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McConnell, Grimes throw punches at Kentucky Fancy Farm face off


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214154-mcconnell-grimes-throw-punches-at-kentucky-fancy-farm-fightThe Hill:

Alexandra Jaffe






FANCY FARM, Ky. -- The contrast was stark and the messages crystal clear at Saturday’s Fancy Farm faceoff between Senate Minority Leader Mitch McConnell (R-Ky.) and his Democratic opponent, Alison Lundergan Grimes.


Grimes, the secretary of State, emphasized her youth and freshness against McConnell’s age and long tenure in Washington. Making her pitch to women voters, at one point she compared McConnell to the hit show “Mad Men”: “Treating women unfairly, stuck in 1968 and ending this season.”


But McConnell hammered home both Grimes’ inexperience and ties to President Obama in a one-two punch of sorts, rattling off a list of similarities between the two: “He was only two years into his first big job when he started campaigning for the next one…his campaign raised millions from extreme liberals…he really didn’t have any qualifications.”


“Sound familiar?” McConnell asked, to cheers from the crowd.




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Video: McConnell’s wife punches back against ‘anti-women’ attacks in new ad
Guy Benson

August 5, 2014


Reports that Democrats are abandoning their demagogic ‘war on women’ trope must come as news to Sen. Mitch McConnell, whose Democratic opponent has flooded Kentucky’s airwaves with ads that essentially accuse him of favoring violence against women. Alison Lundergan Grimes has repeated this attack on the campaign trail in an unsubtle bid to open up a decisive gender gap that has yet to materialize, according to a recent poll. McConnell’s campaign is up with a response ad starring McConnell’s wife, former Labor Secretary Elaine Chao:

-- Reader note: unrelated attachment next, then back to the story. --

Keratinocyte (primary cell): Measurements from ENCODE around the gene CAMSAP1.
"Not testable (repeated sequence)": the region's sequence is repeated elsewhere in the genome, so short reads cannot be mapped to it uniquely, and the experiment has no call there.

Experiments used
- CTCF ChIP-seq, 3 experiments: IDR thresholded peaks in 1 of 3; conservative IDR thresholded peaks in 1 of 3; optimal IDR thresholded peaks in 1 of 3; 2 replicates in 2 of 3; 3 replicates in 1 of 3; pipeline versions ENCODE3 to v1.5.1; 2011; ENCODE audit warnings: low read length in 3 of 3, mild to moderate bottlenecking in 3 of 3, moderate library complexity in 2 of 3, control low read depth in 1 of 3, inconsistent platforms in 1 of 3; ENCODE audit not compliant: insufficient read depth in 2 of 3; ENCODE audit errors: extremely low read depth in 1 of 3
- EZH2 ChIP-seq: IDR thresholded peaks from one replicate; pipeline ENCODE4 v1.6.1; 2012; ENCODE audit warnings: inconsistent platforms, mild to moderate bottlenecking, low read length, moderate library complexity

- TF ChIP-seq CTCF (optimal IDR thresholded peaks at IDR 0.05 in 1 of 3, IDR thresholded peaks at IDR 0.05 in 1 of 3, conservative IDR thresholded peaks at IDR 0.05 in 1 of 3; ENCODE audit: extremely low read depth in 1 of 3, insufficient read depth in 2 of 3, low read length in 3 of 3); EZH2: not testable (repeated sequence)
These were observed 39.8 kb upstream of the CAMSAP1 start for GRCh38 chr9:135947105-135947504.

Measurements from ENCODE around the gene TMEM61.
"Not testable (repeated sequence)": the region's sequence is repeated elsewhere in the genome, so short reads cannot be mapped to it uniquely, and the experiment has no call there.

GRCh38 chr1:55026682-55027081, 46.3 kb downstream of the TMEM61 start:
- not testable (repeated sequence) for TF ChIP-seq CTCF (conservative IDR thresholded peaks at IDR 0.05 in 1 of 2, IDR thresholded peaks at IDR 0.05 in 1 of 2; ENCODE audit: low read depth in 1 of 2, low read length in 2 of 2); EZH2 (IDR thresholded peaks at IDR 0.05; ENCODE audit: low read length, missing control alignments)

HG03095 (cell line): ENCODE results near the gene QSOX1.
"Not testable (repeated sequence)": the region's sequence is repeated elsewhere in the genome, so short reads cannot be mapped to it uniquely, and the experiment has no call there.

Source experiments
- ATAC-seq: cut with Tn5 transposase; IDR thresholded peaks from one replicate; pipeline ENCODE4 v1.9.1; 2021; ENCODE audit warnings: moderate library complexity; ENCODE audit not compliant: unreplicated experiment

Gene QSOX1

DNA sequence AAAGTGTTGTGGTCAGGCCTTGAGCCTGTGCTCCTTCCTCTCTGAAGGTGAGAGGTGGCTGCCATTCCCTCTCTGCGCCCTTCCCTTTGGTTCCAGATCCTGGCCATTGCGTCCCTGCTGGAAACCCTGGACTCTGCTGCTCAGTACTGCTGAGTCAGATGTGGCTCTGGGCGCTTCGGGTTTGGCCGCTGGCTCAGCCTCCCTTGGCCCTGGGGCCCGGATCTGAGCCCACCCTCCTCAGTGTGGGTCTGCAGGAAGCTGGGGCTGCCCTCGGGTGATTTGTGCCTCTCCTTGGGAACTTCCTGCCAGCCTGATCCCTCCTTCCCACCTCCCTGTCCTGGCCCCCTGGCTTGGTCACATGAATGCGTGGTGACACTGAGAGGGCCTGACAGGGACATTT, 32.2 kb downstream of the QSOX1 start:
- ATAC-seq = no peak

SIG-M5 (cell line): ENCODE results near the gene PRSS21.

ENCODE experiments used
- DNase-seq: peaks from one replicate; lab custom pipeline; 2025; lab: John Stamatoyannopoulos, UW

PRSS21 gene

The spot highlights the fact that McConnell co-sponsored the original Violence Against Women Act, and that he supported alternative versions of the recently-updated law, which the ad says would have provided “stronger protections for women than Obama’s agenda will allow.” The Atlantic’s Molly Ball looked into why some conservatives objected to the re-authorization of VAWA in recent years, and discovered that — surprise! — they harbored substantive concerns about a handful of elements within the bill’s legislative language:



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